We have bread! Pete suggested a while back that we try contacting Good Companion Bakery as a Localvore loaf source. So here it is, fresh Localvore sourdough bread. Their website, www.goodcompanionbakery.com, has a wealth of information. This season Erica and Eric have another couple, Chloe and Alex, working on the farm with them. They use draft horses to farm. Do check out their website, as I can hardly do them justice here! What I can tell you is that they grow wheat and rye for bread flour, as well as a variety of market vegetable crops. Eric is the primary baker. He told me they are using some of their own flour, some whole-wheat flour from Ben Gleason, and Mount Marcy flour from Champlain Valley Milling, which is made up partially from New York flour.
While Nancy was putting the newsletter together, Eric stopped by and we had a good conversation. He said that he is committed to making excellent bread, with a nice high rise and crusty exterior. He is also invested in growing and milling wheat to make his bread. Local meets artisan is his ultimate goal, and he says it will be about a year until he can produce enough wheat.
A couple of interesting constraints make this trickier than just growing more wheat. Climate conditions result in a lower protein content in wheat grown here. Also, the flour is more easily digested by yeast, making it rise faster and then collapse. He has to use less yeast, and a portion of unbleached white flour with a higher protein in order to make a loaf he's happy with. For Eric, eating localvore should not ever be equated with austere or mediocre food choices. He is clearly a dedicated farmer and baker, and we are glad to be partnering with him!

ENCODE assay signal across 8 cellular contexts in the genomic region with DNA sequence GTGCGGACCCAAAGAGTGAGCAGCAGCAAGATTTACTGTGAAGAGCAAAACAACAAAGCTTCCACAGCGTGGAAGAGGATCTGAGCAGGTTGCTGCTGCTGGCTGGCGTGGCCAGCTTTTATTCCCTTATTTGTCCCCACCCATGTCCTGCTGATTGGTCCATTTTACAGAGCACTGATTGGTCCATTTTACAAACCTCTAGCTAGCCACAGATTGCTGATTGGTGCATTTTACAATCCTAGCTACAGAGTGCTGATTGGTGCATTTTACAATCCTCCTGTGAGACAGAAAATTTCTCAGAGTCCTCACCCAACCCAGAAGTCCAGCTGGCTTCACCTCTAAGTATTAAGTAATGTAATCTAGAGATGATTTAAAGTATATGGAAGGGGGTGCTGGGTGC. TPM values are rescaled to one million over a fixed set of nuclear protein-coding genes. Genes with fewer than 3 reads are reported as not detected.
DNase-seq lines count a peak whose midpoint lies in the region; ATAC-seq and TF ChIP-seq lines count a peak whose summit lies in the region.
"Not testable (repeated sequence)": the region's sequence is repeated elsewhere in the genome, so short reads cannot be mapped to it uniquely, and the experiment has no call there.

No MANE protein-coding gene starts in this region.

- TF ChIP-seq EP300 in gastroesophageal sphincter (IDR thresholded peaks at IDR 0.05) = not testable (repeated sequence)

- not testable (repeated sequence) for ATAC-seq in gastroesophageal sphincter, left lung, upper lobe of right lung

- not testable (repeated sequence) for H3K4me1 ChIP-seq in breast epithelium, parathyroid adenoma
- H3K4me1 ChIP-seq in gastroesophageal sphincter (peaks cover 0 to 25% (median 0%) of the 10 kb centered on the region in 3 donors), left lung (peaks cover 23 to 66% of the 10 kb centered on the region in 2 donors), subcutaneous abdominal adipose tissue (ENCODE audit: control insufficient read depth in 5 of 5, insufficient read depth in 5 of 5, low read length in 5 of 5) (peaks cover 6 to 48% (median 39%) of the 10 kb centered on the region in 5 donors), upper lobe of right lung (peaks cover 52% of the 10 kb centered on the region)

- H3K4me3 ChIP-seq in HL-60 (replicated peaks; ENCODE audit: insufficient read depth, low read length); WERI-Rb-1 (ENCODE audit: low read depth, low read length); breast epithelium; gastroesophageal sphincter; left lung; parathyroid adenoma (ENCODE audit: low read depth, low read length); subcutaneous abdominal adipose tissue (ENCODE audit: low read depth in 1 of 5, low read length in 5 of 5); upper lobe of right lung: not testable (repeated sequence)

Please let me know how you like your loaves!
Recipes
Deborah’s Fried Potatoes and Fennel
While working together in the farmstand the other day, Deborah told Heather about her favorite fennel and potato dish. Heather just knew she had to share it with you-all. Serves 6.
2# Potatoes
2 bulbs fennel
2-3 Tbsp oil
2 garlic scapes
salt & pepper
Slice potatoes into thin rounds. Trim the ends and the stems from fennel; cut the bulb into thin julienne. Heat oil in a large skillet and sauté the potatoes with fennel, garlic, salt & pepper until golden brown.